When I hear the term “flashback” my mind immediately goes to “Wayne’s World,” where Wayne and Garth wiggle their fingers and go, “diddle-iddle-um, diddle-iddle-um” and we dissolve into the past. If only all flashbacks could be that easy and fun! If you’ve been wondering about how to write flashbacks in a traditional screenplay, both in terms of format, and how to introduce them, then here are some tips I’ve come across that might help!
Make sure your flashback has a purpose
Flashbacks should only be employed when there’s no other way to move us forward in the script without revealing or telling us something important about a character. It should reveal and clarify the motivations behind a character’s actions or choices. Before using a flashback, ask yourself if this is the best way to deliver this information. You don’t want unnecessary flashbacks that aren’t bringing much to the table, and you don’t want to overuse the device.
Pay attention to the transitions
The transition into a flashback, as well as the transition back to the present time, are just as important as the flashback itself. You want to go into and get out of a flashback in a way that feels smooth and isn’t jarring to the audience.
A common way to transition into a flashback is to invoke the character’s memory. You can accomplish this by having your character see something that resonates with them, having them look at a photo, or having them hear a song that reminds them of another time. For example, a family is laughing at dinner, then flashback to the character’s own family dinner, which reveals an important piece of information in the story.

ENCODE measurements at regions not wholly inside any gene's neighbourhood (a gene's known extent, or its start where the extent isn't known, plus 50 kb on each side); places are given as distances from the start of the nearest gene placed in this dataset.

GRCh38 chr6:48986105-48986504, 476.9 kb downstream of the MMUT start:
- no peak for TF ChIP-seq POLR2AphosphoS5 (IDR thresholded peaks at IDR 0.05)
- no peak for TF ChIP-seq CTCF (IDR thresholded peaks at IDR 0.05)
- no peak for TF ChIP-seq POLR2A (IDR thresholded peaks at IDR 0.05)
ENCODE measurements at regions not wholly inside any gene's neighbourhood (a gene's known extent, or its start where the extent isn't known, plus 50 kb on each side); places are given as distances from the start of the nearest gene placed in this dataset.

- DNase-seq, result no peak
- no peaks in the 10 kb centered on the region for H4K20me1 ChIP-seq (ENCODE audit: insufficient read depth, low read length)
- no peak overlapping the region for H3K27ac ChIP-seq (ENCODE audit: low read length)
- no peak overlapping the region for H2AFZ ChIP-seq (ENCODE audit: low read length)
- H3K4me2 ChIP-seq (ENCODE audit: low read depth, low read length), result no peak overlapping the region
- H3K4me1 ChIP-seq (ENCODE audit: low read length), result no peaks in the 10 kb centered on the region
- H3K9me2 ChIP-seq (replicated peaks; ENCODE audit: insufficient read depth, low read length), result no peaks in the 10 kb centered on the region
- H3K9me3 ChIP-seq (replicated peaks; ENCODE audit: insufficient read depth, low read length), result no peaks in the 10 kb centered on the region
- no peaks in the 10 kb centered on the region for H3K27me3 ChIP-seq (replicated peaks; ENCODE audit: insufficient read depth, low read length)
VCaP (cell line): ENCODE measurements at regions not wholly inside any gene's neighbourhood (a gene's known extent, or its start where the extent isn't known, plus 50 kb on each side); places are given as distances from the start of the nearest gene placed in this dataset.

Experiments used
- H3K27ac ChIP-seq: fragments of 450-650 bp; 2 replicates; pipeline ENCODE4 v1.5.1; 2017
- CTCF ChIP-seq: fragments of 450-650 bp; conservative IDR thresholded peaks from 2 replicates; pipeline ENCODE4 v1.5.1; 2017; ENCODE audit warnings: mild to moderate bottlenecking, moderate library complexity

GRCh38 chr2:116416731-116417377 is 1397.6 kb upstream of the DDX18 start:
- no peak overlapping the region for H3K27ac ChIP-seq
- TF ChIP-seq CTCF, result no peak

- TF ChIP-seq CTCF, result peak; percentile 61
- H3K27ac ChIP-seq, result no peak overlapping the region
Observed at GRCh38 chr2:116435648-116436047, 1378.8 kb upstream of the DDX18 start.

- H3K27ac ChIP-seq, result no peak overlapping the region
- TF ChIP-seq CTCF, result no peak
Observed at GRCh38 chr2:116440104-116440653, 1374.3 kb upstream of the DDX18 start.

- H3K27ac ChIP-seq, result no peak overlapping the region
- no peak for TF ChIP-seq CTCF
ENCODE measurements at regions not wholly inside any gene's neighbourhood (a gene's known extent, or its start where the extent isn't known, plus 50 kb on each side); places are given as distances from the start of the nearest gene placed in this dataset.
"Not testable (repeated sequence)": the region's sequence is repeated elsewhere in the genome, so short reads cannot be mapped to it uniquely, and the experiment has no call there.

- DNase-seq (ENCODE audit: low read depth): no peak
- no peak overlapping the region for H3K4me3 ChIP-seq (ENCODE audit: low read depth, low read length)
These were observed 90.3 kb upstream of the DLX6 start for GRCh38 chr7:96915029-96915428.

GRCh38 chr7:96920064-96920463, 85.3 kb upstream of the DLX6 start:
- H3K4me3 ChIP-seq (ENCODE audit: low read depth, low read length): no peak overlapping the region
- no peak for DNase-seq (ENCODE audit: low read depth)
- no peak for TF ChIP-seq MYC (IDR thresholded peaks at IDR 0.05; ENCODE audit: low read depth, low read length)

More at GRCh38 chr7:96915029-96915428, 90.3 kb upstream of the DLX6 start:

Ways to transition back from a flashback could be a voice calling your character in both the past and the present or maybe have the character recreate their actions from the past in the present (ex. as a kid Jimmy dropped a cup, in the present Adult Jimmy drops what he’s holding).
You can format a flashback by using a slugline and writing “BEGIN FLASHBACK:” and then when the flashback is over, throw in another slugline that says “END FLASHBACK.”
You could also put the FLASHBACK directly into your scene heading. You want to show that the flashback is over in the same way so you'd put BACK TO PRESENT DAY in the next scene heading.
Another way I’ve seen it done is by introducing the flashback as a transition line.
I’ve also seen this done with a slugline to get out of the flashback, sparing you from writing that scene heading again.
As you can see there are a bunch of ways to format a flashback; however you choose to do it, make sure you format it in the same way consistently throughout your screenplay!
For me, the most important questions I ask myself when doing a flashback are, “Is this the best way to convey this information? How am I going to transition in and out of the flashback (is this the best place for it in the script)? When and where is this taking place?”
In my examples, I wasn’t clear on time and location; in your actual scripts, you want to make sure that you include both of those!
Hopefully, this gives you some things to consider next time when you’re writing a flashback.
Now flashback to now, and get writing!